By John Kelly, columnist
The Washington Post
December 8, 2015
“Everything you see here now is a direct result of Karen,” said Clyde Moore, 55, as we talked at Community of Hope in Southeast Washington, a partner in The Washington Post Helping Hand charity fundraising campaign.
“Here now” means an apartment Clyde shares with Karen’s two daughters, Latasha Battle, 33, and Miracle Washington, 16. It means jobs for Latasha and Clyde. It means high school for Miracle. It means the fortitude and perseverance to keep on going when things are difficult.
Clyde met Karen when he was searching job listings on a computer at a District employment center where Karen was working after moving off welfare.
“When she walked past, I cut the computer off,” Clyde said.“I said, ‘Hello, I need some help.’ ”
It was a ruse — Clyde has a computer degree — but it worked. Karen stopped to help, the two started dating, then got married. Clyde became a stepfather to infant Miracle and teenage Latasha.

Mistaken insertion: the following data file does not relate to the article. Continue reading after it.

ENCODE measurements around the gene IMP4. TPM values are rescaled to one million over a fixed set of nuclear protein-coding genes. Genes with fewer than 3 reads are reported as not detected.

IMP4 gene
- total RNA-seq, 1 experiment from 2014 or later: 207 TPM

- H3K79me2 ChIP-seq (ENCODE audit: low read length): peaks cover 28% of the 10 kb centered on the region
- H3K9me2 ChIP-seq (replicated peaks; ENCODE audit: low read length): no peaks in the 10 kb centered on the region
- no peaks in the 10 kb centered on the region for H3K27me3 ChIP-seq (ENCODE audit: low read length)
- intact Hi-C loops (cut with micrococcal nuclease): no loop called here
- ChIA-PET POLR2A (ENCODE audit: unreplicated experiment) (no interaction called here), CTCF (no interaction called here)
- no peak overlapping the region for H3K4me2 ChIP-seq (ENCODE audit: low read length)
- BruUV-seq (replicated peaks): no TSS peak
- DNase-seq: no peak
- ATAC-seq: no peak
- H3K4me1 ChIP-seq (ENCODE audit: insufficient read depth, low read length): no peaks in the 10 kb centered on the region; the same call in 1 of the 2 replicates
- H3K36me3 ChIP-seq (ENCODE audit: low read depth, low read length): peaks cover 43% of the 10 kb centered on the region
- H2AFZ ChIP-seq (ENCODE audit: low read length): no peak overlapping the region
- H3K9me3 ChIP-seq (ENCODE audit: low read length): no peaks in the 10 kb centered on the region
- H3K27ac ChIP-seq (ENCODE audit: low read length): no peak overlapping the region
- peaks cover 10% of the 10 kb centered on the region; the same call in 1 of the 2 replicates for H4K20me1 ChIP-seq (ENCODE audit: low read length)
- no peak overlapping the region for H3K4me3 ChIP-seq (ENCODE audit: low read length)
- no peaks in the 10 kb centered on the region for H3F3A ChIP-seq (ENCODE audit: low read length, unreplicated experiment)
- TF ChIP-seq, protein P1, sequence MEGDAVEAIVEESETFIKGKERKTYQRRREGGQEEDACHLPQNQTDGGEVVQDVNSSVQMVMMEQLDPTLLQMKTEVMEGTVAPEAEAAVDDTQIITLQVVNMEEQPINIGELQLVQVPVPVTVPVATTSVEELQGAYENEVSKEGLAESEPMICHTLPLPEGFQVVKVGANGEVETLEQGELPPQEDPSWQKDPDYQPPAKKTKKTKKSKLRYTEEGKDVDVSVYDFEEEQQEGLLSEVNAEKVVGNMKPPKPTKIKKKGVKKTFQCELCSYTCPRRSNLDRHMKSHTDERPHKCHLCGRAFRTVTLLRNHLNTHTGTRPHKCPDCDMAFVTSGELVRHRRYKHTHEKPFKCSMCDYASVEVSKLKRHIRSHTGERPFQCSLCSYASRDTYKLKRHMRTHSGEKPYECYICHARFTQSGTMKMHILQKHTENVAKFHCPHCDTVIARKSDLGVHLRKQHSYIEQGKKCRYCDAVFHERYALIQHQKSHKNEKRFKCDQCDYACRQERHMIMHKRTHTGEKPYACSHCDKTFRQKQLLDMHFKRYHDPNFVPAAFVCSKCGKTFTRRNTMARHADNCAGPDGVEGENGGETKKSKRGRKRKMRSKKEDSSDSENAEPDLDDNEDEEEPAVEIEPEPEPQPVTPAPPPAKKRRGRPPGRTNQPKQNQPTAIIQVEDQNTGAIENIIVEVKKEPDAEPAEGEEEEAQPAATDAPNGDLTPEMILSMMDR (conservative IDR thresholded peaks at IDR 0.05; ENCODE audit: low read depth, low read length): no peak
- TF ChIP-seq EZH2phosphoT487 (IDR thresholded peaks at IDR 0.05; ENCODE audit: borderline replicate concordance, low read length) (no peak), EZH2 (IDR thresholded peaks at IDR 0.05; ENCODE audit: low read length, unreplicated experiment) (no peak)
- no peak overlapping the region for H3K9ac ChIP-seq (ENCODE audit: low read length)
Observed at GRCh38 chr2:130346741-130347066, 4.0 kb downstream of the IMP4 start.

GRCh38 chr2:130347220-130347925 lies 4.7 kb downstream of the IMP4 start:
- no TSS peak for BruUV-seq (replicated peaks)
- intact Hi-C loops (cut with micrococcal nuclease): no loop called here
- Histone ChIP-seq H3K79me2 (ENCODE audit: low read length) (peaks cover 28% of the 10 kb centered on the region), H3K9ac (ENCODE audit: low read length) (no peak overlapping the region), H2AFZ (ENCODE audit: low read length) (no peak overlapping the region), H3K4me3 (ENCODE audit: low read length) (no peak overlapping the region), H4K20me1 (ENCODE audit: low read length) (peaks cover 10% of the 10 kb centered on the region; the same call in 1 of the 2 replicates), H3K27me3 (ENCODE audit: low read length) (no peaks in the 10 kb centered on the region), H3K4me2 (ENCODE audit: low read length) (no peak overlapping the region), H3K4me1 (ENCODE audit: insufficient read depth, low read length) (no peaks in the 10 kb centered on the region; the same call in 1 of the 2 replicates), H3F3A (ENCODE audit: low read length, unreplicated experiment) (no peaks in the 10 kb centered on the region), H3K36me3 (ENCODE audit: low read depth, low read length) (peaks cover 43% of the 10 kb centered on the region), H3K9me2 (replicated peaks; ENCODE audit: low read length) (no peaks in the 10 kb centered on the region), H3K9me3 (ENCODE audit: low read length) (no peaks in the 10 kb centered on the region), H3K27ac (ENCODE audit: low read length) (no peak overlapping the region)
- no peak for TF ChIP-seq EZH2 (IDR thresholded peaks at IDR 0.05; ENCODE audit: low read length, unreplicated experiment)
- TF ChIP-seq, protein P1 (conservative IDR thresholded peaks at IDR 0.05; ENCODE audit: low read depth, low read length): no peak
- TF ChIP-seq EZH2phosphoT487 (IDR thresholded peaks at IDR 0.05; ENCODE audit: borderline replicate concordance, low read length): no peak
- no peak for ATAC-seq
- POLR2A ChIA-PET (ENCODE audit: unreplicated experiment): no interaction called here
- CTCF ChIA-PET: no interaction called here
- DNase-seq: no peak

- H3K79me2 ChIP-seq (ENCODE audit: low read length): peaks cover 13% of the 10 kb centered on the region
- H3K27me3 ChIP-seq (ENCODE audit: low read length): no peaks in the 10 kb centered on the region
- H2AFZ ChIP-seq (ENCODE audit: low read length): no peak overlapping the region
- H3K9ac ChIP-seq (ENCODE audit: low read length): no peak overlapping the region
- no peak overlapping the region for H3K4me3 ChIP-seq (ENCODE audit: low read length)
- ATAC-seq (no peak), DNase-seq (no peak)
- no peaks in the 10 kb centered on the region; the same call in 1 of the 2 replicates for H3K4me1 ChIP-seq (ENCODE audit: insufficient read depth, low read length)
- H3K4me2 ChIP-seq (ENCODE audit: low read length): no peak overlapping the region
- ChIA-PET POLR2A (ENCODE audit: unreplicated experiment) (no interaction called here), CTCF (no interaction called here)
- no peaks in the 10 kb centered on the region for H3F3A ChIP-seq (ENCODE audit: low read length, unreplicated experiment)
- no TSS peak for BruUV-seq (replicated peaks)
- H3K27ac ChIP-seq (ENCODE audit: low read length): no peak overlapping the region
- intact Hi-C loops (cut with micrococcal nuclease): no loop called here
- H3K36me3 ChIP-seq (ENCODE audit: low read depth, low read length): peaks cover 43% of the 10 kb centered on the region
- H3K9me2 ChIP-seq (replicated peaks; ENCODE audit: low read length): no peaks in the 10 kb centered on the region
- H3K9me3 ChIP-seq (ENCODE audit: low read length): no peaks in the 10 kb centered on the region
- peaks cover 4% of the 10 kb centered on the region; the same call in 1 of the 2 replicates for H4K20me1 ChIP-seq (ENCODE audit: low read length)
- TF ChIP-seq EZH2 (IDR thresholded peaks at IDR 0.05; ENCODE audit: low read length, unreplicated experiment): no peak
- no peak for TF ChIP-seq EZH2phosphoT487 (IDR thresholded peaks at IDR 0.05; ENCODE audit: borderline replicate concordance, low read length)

To support the newly minted family, Karen and Clyde both worked for the city’s Housing Authority. In 2008, Karen was diagnosed with Stage 4 congestive heart failure and was unable to work. In 2011, Clyde was terminated from his job. The family ended up at the D.C. General homeless shelter.
That’s when Clyde saw Karen’s drive in action.
“Most people come into agencies thinking the agency’s going to do everything,” Clyde said. “The agency’s gonna tell you what to say, gonna tell you where to go, gonna give you the phone number. The way Karen carried it, she would go in and say, ‘This is what I need you to do for me. I have everything that you’re going to ask me right here, in triplicate. . . .’ She was such a great advocate for herself and her family.”
Story continued in The Washington Post.